No, I think you have to eat somewhat healthy as well as be under your calorie count in order to lose.
I know a person who went on a "twinkie" diet (really gross) and he lost weight..
With that being said, I think if you do that kind of diet, you end up rebounding. I think what we need to focus on it nutrients and not calories
No. Unless you have a significant amount of weight to lose. Very obese people can pretty much do anything and lose weight.
The closer you get to your goal, the more difficult it is to lose weight, and the more you have to tweak your diet and exercise regime.
I would have thought so. I mean calories are calories, I'm no expert but I'm pretty sure I read somewhere that our body doesn't actually distinguish different calories. But if you want to become healthier then you would have to look beyond calories at all the other nutritional information.
Yes, but I think it's more difficult and less sustainable than a calorie controlled diet based around healthier options, assuming the same number of overall calories. For a start, those sweet foods take up a big chunk of calories and tend to be less filling so you're more likely to experience hunger. Also, it doesn't do as much to change the lifestyle that led to needing to lose weight as concentrating on more nutritious foods.
I don't "believe" it, I "know" it. Yes.
Calories in vs calories out. Of course, theres some ways to make the weight loss more effective, but thats what it comes down to.
No. Calories in vs calories out will only take you so far. I believe that if your body is nutrient starved it will react as if it were under famine conditions and thus slow your metabolism and store what it can.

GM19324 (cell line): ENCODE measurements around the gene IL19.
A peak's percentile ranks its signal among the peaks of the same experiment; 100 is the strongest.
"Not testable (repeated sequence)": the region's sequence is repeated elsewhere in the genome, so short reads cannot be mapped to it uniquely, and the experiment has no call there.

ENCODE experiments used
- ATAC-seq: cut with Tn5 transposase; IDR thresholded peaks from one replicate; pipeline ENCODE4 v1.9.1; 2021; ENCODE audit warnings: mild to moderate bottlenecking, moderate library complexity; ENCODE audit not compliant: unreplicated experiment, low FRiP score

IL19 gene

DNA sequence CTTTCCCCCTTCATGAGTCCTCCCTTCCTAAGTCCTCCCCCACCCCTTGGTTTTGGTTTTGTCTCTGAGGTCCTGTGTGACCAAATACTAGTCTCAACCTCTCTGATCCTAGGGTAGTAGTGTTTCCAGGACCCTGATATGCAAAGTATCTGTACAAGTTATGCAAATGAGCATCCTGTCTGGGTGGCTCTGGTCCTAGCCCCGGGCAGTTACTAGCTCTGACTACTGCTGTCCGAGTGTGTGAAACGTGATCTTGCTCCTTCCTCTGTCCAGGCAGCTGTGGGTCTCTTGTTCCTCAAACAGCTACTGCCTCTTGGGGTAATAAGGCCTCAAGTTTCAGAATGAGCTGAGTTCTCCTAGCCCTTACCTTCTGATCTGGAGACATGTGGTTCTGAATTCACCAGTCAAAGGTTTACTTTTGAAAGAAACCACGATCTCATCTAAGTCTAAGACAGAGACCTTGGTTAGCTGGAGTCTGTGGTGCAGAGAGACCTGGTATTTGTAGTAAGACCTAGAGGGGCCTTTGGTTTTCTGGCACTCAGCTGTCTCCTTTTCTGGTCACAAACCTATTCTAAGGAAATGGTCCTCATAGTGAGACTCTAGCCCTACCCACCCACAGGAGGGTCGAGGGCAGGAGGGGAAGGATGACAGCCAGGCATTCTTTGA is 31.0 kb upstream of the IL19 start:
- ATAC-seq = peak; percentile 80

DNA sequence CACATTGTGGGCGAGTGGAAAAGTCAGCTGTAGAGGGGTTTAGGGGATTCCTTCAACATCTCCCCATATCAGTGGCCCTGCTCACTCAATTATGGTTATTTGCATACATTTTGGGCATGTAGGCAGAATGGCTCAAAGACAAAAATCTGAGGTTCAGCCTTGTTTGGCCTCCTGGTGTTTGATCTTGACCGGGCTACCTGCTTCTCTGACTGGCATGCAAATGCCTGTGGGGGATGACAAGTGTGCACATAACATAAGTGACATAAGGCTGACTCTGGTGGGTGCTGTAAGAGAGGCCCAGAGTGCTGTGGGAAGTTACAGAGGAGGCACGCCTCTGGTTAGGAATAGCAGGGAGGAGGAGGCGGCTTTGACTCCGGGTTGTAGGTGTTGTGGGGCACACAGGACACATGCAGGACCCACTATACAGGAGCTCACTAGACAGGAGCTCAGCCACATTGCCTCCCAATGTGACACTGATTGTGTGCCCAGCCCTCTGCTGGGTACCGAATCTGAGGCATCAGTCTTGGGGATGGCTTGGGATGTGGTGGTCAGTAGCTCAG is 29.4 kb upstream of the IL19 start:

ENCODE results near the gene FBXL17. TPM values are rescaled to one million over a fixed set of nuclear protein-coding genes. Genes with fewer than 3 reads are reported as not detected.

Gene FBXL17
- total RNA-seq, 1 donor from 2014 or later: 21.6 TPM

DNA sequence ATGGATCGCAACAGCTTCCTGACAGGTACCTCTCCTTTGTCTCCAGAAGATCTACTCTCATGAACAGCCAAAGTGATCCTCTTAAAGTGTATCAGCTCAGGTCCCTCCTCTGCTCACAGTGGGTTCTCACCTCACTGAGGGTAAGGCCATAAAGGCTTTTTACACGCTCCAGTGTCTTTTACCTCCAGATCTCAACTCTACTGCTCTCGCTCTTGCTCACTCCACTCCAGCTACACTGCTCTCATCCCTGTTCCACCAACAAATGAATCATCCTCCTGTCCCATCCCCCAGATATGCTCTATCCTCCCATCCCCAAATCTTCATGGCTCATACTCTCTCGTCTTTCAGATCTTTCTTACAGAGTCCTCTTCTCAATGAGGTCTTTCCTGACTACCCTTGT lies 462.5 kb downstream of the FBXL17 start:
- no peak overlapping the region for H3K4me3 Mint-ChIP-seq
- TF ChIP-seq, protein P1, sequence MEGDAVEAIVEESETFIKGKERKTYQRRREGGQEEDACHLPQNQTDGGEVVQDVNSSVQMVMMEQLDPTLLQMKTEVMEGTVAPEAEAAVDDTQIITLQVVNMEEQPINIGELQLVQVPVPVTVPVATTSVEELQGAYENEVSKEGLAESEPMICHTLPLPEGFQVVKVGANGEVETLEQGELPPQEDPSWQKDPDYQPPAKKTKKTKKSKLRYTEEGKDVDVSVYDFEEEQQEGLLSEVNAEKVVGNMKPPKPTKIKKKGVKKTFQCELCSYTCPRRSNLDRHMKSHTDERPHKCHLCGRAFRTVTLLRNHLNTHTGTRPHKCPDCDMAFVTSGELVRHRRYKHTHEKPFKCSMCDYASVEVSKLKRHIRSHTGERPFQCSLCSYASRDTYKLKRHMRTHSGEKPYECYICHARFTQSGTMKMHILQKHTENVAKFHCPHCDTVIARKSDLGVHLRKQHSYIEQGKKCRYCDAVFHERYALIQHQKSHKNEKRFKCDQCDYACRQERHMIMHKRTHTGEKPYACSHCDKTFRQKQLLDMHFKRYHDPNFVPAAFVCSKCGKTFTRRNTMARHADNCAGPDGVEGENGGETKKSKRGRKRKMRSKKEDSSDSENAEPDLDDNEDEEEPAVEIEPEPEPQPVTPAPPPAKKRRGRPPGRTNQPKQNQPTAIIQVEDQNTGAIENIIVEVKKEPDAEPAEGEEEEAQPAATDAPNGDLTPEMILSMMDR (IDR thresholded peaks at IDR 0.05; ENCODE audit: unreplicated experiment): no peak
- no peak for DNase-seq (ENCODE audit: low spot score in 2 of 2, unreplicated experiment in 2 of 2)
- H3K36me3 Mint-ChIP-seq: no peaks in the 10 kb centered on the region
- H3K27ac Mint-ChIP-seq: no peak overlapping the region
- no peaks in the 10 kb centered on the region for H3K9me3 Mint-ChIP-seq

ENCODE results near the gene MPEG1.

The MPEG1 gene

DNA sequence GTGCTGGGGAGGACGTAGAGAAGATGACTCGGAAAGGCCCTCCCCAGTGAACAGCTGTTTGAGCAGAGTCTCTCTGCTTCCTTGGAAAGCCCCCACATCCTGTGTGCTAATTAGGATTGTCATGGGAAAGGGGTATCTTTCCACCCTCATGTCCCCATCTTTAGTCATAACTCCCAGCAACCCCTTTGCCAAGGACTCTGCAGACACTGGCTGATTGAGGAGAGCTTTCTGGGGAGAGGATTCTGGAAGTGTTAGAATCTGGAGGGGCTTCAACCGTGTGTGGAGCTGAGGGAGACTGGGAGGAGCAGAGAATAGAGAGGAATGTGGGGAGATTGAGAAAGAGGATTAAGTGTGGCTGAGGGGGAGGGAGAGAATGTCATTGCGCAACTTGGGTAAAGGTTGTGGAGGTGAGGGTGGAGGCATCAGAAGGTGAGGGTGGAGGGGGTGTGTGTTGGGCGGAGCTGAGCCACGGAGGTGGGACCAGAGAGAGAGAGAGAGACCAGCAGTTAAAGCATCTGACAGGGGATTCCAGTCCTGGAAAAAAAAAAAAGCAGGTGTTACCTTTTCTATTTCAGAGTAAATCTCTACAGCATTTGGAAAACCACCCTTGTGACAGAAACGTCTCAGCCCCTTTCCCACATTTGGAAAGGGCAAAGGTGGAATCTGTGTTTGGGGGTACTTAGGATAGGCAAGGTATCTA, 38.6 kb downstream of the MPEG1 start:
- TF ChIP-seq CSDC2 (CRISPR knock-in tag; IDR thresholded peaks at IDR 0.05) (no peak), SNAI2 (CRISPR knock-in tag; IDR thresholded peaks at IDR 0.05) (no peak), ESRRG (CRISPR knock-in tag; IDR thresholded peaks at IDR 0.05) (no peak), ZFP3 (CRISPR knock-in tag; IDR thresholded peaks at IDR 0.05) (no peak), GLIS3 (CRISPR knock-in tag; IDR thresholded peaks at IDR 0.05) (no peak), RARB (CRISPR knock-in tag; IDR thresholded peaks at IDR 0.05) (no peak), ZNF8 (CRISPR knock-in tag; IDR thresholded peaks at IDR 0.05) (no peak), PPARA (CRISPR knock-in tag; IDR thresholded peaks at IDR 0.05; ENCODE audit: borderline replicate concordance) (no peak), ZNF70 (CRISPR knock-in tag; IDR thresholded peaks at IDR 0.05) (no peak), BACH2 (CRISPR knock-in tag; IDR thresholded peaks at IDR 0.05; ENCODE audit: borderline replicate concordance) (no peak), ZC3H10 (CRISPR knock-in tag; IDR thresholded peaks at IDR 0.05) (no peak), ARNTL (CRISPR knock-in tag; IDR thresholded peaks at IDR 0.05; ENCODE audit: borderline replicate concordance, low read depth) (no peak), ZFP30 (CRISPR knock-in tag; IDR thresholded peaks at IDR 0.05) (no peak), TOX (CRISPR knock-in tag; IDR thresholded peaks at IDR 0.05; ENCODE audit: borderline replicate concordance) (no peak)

i have lost 45lbs so far doing pretty much that i eat the same foods as before but less of them. ive come down from a bmi of 30 to a bmi of 26ish and heading for 24 all on normal foods subway sandwiches and salads have been my saviours tbh.
Depends. How fast is your metabolism? ;)
That being said, I still indulge in sweets, such as Oreos and fudge, but Calorie Count has made me more aware of how much I'm putting in, so I either eat less of them, or indulge only on exercise days...and I still manage to lose 1/2 a pound a week.
Yes, I've done it to some extent.
You can't just simply eat your daily allotment Oreos, soda, and chips. And no, taking a multivitamin won't justify it. You must have a well rounded diet, making sure your quota in nutrients. I've eaten chinese (only to later regret it, puffed like a balloon and haven't eaten it since), ate cake, pizza, and ice cream at birthdays, on occasion. If I feel like I want some chocolate, I'm going to have it, I just make sure its dark. Though I do have to say, one thing I haven't eaten/sworn off of is Fast Food and anything Fried. Haven't eaten it in a year and a half.
Although, when you stop eating the "bad stuff" you don't really "want" it anymore, or at least that's what happened to me. I don't want to stuff my face full of garbage anymore. Now I'm not to say cravings don't happen. I do get them once in awhile, but I'd rather have something that is better for me, fills me up more, have a bigger serving of it for the same amount of calories. For example, I would rather have a cup of plain greek yogurt with some chopped fresh fruit instead of one of those 100 calorie packs.